By Carey Restino
The Homer City Council opted Monday night to move forward with plans to build a more substantial fire station with room for storage of several pieces of apparatus rather than original plans for a large, insulated tent-like structure on the ridge above Homer.
The move had a price tag of around $100,000 more than the original station planned for the Skyline Drive location, topping out at nearly $600,000 to complete the project. But the council agreed with city staff that the increase allowed them to get substantially more bang for their buck.
“I can’t remember a time when I’ve heard anyone say, ‘Boy, I wish I’d built that smaller’ or “I wish I had less storage space,’” commented Homer Volunteer Fire Department Chief Bob Painter at Monday night’s council meeting.
Painter told the council that for the extra $98,000, it would get an actual building rather than a semi-permanent storage structure. The new plans call for a four-bay facility with a small office and a bathroom, though there are no plans for the station to be manned. Instead, it would house a fire truck, an ambulance and a brush truck for wildfire response. Painter told the council one of the main goals accomplished by putting a station on Skyline Drive was quicker response time for firefighting efforts on top of the bluff above Homer. Currently, response efforts are initiated from town, but the climb up the hill with a water-laden fire truck can be slow.
“The tanker weighs 57,000 pounds,” said Painter. “It takes a lot of time to get up East or West Hill.”
The city council received news from its finance department Monday night that it had finished 2013 with $400,000 more dollars in its coffers than expected, making the decision to increase the scope of the station slightly less difficult.
But several council members commented that the surplus money should be used to address areas of shortfall, such as employee retirement and health care costs, rather than seen as a slush fund.
The council heard from two organizations serving different ends of the Homer population Monday night, but both facing budget shortfalls that threatened to undermine their programs.
The Homer Hockey Association told the council that in 2015, it was going to be required to begin payments on the principle of the $2.24 million it took on when it bought the rink from Homer Spit Properties. The building was originally erected by the English Bay Corp. in 2005 and leased to the Homer Hockey Association for 20 years.
But Jan Rumble, representing the Homer Hockey Association, told the council that despite remarkable volunteer efforts, the upcoming increase in expenses was going to double the costs for those using the rink, making it too expensive for many to use the popular arena.
The council passed a resolution supporting the ice rink, and recognizing it for the many people its tournaments and activities bring to the community, and acknowledging its unusual status as one of the only nonprofit rinks run in Alaska and the United States.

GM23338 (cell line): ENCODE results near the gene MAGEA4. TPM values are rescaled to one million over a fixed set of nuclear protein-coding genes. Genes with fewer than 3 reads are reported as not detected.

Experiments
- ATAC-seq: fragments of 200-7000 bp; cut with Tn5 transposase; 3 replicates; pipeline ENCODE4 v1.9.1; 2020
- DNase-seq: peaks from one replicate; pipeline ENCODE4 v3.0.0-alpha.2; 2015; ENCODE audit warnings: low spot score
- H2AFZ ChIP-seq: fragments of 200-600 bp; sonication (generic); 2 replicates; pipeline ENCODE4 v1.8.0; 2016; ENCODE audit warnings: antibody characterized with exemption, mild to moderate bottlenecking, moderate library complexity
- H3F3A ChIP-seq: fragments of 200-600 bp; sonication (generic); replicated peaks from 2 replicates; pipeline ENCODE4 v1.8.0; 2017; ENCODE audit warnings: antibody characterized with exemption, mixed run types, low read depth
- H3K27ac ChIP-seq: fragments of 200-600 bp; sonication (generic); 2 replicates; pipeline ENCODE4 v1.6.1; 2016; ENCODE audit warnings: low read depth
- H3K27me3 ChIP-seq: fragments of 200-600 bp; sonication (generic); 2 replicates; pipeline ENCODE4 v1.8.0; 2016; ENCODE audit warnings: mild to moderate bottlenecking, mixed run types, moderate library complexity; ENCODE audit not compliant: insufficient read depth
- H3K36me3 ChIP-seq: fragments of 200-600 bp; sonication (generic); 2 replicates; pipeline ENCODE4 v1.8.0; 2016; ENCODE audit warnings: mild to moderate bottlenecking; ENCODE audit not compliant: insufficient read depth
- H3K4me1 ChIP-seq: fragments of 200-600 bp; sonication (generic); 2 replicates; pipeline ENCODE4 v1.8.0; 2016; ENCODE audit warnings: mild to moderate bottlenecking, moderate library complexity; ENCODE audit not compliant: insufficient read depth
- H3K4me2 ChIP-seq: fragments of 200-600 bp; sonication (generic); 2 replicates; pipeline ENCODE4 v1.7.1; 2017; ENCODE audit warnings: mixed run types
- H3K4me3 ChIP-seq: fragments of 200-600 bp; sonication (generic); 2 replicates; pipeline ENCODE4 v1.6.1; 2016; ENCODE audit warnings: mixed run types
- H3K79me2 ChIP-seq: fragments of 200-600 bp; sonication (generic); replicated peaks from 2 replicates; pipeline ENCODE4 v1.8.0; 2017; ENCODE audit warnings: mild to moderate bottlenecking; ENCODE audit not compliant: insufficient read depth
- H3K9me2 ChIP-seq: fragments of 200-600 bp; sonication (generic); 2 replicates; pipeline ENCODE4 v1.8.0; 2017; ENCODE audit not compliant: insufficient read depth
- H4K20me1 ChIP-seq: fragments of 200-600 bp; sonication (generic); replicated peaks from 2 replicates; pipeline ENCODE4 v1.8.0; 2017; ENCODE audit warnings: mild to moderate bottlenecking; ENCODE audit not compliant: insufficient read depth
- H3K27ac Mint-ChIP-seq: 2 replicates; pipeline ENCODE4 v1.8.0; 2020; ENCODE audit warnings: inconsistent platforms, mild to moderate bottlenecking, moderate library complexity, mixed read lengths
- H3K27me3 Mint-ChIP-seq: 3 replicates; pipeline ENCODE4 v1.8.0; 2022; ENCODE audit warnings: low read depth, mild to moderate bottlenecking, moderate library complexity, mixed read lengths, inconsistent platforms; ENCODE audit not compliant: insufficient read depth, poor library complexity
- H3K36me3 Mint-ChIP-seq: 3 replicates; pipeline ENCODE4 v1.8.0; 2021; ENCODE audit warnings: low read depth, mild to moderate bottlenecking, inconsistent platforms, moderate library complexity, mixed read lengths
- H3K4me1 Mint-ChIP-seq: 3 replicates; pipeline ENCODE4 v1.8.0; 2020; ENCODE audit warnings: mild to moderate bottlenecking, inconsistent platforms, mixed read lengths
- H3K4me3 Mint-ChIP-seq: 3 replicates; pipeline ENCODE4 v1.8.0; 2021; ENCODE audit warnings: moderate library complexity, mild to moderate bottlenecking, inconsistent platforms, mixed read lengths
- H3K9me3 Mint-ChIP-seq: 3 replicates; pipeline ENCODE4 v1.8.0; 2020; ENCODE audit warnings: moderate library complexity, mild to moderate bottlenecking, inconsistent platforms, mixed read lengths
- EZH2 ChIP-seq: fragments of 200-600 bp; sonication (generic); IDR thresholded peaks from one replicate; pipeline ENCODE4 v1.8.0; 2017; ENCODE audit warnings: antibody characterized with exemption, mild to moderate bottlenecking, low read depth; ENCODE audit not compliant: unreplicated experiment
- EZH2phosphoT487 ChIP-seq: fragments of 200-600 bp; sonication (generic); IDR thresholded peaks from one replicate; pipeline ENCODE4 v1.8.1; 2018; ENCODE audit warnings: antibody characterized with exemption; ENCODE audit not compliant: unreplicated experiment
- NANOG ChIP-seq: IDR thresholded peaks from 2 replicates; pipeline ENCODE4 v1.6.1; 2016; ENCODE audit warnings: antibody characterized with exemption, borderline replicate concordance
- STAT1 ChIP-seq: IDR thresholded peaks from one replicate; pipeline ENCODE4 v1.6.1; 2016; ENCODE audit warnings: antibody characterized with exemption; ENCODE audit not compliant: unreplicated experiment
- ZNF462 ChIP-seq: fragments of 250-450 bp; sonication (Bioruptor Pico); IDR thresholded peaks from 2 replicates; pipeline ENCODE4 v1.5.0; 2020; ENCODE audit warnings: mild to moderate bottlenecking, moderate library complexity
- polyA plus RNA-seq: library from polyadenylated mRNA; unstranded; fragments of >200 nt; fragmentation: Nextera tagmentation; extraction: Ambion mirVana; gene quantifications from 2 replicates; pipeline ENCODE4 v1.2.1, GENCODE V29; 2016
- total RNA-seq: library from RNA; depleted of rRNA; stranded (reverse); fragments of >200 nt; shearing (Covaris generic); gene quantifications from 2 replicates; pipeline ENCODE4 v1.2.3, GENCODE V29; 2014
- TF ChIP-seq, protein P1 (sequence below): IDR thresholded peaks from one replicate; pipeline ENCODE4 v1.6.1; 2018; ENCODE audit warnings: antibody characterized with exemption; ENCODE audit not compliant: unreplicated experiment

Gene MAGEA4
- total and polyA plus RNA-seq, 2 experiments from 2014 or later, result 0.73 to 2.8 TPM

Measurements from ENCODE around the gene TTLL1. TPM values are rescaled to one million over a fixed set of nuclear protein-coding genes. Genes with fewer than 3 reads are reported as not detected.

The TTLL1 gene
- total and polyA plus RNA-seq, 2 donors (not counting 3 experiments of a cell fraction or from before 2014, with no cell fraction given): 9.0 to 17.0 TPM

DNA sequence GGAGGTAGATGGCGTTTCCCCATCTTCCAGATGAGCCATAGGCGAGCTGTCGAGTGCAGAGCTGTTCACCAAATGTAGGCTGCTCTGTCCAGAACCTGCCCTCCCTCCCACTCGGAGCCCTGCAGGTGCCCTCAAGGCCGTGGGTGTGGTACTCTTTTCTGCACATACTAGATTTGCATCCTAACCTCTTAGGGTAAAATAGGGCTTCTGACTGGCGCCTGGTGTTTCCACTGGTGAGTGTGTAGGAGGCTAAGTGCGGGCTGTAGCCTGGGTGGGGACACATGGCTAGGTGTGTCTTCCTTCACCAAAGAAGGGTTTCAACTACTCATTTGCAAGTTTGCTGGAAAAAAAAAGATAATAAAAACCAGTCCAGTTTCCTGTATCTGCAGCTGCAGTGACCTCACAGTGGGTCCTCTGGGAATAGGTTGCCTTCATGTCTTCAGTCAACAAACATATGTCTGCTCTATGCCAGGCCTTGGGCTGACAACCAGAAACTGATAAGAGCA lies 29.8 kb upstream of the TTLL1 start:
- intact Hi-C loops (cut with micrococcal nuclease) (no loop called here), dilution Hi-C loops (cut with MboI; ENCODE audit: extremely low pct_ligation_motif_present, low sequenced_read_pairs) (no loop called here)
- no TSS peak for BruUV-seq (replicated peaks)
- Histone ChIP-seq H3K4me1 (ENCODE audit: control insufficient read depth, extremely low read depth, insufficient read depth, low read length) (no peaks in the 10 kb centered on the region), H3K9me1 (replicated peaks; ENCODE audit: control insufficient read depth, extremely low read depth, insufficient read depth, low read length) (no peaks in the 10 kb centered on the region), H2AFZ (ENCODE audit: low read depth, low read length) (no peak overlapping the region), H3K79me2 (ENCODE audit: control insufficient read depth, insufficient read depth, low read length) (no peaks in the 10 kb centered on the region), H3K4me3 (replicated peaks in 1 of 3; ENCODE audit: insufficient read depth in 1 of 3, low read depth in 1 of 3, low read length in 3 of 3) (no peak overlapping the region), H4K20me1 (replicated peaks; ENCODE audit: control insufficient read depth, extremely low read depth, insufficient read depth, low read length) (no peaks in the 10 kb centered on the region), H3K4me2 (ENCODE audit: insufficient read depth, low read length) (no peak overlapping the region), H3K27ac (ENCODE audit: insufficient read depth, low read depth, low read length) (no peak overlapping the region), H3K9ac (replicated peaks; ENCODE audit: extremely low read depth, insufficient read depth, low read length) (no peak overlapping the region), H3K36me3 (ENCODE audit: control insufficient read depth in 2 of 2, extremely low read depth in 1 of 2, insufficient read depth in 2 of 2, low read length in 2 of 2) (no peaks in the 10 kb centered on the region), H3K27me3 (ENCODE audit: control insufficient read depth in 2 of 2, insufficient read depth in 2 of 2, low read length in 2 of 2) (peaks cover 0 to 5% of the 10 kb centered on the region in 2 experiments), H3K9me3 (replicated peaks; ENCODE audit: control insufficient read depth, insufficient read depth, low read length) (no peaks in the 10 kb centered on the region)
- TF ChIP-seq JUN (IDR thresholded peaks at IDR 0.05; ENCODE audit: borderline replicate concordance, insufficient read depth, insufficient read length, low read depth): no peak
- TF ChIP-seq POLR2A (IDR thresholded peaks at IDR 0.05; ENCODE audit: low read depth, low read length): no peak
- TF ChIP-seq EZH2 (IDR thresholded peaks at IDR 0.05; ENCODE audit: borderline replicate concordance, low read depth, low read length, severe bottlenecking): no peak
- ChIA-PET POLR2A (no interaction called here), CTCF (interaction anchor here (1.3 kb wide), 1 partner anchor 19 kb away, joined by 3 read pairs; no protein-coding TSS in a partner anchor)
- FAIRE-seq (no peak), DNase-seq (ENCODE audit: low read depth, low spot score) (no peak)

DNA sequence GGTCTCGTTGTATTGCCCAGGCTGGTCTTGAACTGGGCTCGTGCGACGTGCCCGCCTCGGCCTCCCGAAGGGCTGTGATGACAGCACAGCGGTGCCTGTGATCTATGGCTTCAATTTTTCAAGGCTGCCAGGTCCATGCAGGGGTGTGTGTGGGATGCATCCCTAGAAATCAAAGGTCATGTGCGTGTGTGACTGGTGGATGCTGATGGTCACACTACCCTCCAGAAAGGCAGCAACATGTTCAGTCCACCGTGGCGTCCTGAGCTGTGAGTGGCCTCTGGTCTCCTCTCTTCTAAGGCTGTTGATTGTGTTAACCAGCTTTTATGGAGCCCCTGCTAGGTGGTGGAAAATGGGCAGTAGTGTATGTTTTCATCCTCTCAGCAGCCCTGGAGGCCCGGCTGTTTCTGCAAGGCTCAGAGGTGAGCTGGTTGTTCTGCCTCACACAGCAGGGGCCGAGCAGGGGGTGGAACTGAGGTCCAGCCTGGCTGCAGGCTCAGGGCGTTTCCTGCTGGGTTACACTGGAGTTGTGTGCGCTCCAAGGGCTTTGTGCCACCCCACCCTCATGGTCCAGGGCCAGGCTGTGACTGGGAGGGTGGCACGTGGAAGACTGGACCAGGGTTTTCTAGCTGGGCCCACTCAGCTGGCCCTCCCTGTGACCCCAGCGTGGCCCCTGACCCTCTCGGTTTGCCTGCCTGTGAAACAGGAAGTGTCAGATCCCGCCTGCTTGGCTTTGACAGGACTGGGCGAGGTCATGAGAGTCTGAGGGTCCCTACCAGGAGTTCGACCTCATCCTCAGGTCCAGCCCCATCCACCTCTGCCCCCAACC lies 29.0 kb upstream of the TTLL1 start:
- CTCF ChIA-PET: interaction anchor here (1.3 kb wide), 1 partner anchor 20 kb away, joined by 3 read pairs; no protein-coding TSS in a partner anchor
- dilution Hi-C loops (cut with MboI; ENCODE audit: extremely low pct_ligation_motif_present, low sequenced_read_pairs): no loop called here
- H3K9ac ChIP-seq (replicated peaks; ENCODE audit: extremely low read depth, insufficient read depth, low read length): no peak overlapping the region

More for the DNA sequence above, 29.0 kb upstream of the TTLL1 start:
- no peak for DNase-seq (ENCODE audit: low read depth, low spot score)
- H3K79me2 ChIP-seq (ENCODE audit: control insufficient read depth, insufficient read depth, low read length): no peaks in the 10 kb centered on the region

Meanwhile, Karen Kelley, executive director of the Homer Senior Center, presented her organization’s situation to the council, saying that for years it has served hundreds of seniors and their families in the area with little to no support from the city, but that might need to change. The senior center, which provides everything from low-cost senior housing to day programs for the elderly, has seen energy costs skyrocket in recent years, and faces a cost of $500,000 to overhaul its facilities and switch them to natural gas.
“We are asking for some help so we can keep going for the next 40 years,” Kelley said.
On a recent trip to Juneau looking for support, Kelley said it became apparent that lawmakers in the capital wanted to see some indication of city support for the programs the senior center was providing. Kelley suggested that support might come through reduced utility costs for water and sewer or other means, but she said the contribution the senior center makes to the community is substantial.
“We believe we are a very important part of the community and we need your help,” she said.
• Heard frustration from Homer resident Robert Archibald, who lives in a subdivision between West Hill Road and Rogers Loop, where crews clearing a right-of-way, assumingly for the installation of the natural gas pipeline, cut down old trees without the landowners’ permission or notification.
“There should be a dialogue,” Archibald told the city. “We are pretty upset about it.”
• Heard an update from Matt Steffy on the Parks, Art, Recreation and Culture Needs Assessment progress. Steffy said the group has moved forward with refining the priorities and goals of the assessment and hopes to move forward with a request for proposals to complete the assessment in early April. Depending on the way the assessment is conducted, it could be completed in a year or less, he said.
• Advised Homer City Manager Walt Wrede to move forward with bringing an ordinance to the council at its next meeting authorizing the expenditure of $31,000 for a paid section in a trade publication highlighting the city of Homer. The appropriation will come before the council twice before action is approved.
• Expressed its support for the Kachemak Bay Research Reserve, funding for which was recently removed from the budget by a subcommittee of the House Finance Committee. The $175,000 cut could impact federal matching funds and has the potential to close the Islands and Ocean Visitor Center, drawing significant concern from the council.
• Expressed condolences to the family of former city manager Ron Drathman, who passed away last week.
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